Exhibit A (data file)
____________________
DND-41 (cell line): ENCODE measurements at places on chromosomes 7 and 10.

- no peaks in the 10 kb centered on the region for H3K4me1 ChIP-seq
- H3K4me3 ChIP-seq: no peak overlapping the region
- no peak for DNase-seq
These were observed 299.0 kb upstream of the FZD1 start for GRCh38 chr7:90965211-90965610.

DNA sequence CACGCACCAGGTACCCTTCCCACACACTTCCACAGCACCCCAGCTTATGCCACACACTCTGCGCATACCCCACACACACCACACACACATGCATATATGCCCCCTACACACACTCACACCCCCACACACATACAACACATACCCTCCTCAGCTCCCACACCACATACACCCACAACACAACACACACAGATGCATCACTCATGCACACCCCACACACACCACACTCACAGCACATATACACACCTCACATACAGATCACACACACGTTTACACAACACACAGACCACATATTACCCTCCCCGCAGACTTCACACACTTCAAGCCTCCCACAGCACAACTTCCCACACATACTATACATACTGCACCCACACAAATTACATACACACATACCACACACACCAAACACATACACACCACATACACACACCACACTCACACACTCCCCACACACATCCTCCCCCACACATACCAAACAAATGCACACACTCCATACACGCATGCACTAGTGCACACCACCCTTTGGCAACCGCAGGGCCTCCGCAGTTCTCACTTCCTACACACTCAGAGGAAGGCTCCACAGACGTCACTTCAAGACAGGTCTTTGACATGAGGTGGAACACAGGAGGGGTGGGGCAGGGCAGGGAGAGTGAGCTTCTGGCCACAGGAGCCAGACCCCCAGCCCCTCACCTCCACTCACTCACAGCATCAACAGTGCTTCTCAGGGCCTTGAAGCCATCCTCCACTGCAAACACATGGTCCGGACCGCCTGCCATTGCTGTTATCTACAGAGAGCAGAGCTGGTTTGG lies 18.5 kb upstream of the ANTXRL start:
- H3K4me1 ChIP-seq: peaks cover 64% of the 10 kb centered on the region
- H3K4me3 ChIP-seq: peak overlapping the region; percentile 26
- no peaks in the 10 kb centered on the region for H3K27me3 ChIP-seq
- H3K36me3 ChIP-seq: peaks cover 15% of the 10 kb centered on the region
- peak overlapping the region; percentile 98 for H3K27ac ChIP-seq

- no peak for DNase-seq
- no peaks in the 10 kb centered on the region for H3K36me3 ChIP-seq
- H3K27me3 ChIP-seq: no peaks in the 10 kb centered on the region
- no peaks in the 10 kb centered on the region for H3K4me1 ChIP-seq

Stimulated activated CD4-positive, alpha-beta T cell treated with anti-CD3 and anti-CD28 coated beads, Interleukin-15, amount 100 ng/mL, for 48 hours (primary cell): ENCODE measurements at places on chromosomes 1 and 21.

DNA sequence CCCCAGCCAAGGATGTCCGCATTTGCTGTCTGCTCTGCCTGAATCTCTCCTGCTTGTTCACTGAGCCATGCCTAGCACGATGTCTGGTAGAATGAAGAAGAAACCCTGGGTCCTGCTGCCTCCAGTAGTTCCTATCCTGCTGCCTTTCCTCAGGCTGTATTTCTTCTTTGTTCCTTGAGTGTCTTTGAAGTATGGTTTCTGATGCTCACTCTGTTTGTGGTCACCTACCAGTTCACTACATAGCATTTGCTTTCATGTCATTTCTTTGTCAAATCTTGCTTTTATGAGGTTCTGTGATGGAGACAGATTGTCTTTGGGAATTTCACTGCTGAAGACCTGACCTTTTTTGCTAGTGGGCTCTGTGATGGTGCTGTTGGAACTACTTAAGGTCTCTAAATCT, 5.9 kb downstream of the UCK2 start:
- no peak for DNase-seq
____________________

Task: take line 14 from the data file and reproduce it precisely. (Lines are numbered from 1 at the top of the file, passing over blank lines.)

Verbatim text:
- H3K27me3 ChIP-seq: no peaks in the 10 kb centered on the region